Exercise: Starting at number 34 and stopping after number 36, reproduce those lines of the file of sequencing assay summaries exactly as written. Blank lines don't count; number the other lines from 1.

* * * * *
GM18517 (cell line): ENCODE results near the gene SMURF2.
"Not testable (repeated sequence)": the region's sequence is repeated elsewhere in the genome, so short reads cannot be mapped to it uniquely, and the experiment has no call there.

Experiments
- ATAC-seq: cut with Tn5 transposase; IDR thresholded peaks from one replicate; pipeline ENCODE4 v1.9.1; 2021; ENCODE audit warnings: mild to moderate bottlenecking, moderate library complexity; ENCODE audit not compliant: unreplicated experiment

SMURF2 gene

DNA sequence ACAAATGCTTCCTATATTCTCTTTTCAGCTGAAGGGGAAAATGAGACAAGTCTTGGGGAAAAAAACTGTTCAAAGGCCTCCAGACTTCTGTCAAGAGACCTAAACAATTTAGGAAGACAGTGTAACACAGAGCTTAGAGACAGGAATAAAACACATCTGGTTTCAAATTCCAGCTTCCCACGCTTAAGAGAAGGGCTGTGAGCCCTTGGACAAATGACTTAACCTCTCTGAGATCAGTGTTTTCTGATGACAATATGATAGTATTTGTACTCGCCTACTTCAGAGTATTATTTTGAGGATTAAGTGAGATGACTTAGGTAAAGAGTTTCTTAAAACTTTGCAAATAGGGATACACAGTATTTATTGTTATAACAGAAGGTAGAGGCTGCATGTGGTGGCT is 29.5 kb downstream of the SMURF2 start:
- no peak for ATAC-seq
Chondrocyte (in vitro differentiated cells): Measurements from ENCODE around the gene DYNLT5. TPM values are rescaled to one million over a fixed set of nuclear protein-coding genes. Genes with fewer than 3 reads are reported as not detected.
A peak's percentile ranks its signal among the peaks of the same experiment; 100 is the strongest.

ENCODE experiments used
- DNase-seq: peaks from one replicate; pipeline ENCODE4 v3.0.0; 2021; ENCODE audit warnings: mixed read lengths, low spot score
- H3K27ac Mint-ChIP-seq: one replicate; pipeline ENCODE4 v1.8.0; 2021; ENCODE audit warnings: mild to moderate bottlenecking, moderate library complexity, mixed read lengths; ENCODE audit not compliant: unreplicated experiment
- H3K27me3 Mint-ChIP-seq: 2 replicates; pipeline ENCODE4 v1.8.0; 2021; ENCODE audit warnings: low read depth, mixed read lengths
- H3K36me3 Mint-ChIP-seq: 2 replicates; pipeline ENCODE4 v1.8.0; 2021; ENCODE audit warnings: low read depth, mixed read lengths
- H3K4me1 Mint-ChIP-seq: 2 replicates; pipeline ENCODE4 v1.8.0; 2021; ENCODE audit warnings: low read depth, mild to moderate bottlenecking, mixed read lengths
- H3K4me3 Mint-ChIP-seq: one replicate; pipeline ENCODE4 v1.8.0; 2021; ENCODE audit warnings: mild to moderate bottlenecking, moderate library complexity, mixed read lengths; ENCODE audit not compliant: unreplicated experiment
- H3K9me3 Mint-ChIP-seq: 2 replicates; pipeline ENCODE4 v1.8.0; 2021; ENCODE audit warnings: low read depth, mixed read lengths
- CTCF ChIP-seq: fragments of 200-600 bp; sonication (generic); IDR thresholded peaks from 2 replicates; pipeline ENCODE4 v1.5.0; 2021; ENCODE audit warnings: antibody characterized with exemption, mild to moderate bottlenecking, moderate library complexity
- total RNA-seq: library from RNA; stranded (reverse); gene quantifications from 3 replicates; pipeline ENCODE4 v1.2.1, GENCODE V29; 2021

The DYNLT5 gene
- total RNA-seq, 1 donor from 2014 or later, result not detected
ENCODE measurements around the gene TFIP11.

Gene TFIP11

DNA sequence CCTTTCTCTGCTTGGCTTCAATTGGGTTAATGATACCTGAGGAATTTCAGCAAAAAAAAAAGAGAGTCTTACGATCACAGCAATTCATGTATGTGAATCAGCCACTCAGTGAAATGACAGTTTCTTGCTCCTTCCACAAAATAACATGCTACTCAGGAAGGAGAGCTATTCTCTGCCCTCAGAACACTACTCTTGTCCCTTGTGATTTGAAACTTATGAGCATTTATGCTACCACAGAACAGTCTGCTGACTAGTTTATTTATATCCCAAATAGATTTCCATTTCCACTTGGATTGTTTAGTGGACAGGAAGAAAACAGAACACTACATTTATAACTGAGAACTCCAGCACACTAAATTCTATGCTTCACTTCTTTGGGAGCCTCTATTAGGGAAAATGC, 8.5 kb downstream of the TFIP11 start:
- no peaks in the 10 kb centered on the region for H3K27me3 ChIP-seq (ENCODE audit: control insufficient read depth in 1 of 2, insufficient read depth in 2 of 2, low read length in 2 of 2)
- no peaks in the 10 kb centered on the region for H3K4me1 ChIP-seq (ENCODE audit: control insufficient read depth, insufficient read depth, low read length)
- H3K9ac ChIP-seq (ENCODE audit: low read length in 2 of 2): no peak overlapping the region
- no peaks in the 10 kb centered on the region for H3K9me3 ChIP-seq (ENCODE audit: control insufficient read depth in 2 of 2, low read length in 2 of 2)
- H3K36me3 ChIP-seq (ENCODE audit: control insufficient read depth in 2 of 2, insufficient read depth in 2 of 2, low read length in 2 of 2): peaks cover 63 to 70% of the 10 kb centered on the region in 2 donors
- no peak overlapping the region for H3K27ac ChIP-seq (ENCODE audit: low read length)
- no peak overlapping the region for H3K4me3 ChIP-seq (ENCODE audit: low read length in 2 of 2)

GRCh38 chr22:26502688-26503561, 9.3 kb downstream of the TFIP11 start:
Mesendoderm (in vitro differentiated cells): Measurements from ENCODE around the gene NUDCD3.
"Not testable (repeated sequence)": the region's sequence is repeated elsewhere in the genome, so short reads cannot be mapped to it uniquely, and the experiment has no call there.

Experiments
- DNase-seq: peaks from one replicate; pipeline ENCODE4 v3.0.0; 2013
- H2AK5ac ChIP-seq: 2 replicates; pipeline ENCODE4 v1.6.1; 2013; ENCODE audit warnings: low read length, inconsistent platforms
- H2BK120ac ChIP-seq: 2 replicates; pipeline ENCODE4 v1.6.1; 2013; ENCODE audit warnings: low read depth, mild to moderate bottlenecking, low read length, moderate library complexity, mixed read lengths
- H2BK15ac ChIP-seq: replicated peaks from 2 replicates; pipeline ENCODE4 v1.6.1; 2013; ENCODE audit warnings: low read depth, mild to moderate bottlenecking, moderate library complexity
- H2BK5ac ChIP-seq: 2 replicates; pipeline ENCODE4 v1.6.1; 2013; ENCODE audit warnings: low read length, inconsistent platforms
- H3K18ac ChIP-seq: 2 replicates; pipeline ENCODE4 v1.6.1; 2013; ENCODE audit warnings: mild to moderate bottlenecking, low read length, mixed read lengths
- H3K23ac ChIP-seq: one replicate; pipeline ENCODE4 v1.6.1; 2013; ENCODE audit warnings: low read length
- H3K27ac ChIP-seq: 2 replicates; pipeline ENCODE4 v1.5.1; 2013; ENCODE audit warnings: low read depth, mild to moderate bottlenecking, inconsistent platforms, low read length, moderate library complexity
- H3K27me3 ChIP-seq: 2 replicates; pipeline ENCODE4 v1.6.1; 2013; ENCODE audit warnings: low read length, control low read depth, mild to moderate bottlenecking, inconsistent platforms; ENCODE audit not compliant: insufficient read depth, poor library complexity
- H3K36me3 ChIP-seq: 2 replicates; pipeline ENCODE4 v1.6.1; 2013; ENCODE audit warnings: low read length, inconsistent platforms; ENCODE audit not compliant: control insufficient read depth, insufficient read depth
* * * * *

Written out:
"Not testable (repeated sequence)": the region's sequence is repeated elsewhere in the genome, so short reads cannot be mapped to it uniquely, and the experiment has no call there.

Experiments
- DNase-seq: peaks from one replicate; pipeline ENCODE4 v3.0.0; 2013